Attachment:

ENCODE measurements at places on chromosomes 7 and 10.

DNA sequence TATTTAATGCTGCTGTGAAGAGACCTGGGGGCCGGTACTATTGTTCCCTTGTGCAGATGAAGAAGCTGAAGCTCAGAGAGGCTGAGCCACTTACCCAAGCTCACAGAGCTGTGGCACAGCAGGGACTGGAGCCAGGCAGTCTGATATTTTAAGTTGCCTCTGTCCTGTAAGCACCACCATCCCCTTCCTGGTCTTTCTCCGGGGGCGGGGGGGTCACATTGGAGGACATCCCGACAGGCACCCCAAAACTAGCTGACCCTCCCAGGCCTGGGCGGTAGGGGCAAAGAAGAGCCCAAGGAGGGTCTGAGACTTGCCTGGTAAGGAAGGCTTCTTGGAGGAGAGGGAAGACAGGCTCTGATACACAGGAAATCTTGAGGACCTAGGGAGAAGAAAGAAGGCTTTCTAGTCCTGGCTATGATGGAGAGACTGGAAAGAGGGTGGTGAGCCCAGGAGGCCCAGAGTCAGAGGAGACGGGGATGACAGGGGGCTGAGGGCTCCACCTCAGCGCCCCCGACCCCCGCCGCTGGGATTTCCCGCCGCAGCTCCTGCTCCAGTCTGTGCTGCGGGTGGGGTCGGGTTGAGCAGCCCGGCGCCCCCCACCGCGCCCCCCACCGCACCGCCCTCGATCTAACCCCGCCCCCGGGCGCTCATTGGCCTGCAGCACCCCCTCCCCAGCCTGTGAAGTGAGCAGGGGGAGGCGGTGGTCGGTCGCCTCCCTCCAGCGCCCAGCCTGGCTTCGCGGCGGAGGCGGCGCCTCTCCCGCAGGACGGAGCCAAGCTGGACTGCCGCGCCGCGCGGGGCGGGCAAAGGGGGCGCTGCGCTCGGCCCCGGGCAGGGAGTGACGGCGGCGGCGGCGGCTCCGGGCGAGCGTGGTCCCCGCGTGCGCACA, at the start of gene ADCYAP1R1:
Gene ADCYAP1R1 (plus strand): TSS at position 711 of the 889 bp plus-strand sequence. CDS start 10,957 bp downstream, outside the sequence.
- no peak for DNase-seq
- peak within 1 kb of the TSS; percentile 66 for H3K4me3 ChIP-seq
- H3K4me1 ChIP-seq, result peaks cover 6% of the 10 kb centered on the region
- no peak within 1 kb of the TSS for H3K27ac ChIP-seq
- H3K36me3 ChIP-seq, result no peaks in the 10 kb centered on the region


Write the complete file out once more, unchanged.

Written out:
ENCODE measurements at places on chromosomes 7 and 10.

DNA sequence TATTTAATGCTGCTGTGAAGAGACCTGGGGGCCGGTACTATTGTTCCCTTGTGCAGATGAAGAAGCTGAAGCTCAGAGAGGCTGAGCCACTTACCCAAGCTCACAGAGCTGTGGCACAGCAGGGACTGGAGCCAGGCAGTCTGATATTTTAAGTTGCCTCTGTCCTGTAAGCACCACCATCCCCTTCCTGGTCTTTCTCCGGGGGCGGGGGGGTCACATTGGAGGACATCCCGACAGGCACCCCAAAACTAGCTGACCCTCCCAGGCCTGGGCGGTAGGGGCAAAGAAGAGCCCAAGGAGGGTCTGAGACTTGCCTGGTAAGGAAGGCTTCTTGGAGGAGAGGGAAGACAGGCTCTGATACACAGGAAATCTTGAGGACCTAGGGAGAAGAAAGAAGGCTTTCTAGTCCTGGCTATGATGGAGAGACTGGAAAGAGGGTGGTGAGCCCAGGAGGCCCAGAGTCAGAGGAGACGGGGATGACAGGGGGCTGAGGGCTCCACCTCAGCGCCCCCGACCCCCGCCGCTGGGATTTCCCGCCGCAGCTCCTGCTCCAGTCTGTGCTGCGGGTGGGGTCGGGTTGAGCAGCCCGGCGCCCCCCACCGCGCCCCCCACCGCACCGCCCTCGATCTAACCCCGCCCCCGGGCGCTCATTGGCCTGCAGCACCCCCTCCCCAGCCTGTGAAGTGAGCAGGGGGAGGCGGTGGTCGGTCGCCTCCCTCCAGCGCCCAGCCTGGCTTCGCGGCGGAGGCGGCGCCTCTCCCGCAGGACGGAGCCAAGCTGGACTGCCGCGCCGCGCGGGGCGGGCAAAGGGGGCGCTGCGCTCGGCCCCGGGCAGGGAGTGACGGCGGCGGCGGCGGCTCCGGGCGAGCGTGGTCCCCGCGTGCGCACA, at the start of gene ADCYAP1R1:
Gene ADCYAP1R1 (plus strand): TSS at position 711 of the 889 bp plus-strand sequence. CDS start 10,957 bp downstream, outside the sequence.
- no peak for DNase-seq
- peak within 1 kb of the TSS; percentile 66 for H3K4me3 ChIP-seq
- H3K4me1 ChIP-seq, result peaks cover 6% of the 10 kb centered on the region
- no peak within 1 kb of the TSS for H3K27ac ChIP-seq
- H3K36me3 ChIP-seq, result no peaks in the 10 kb centered on the region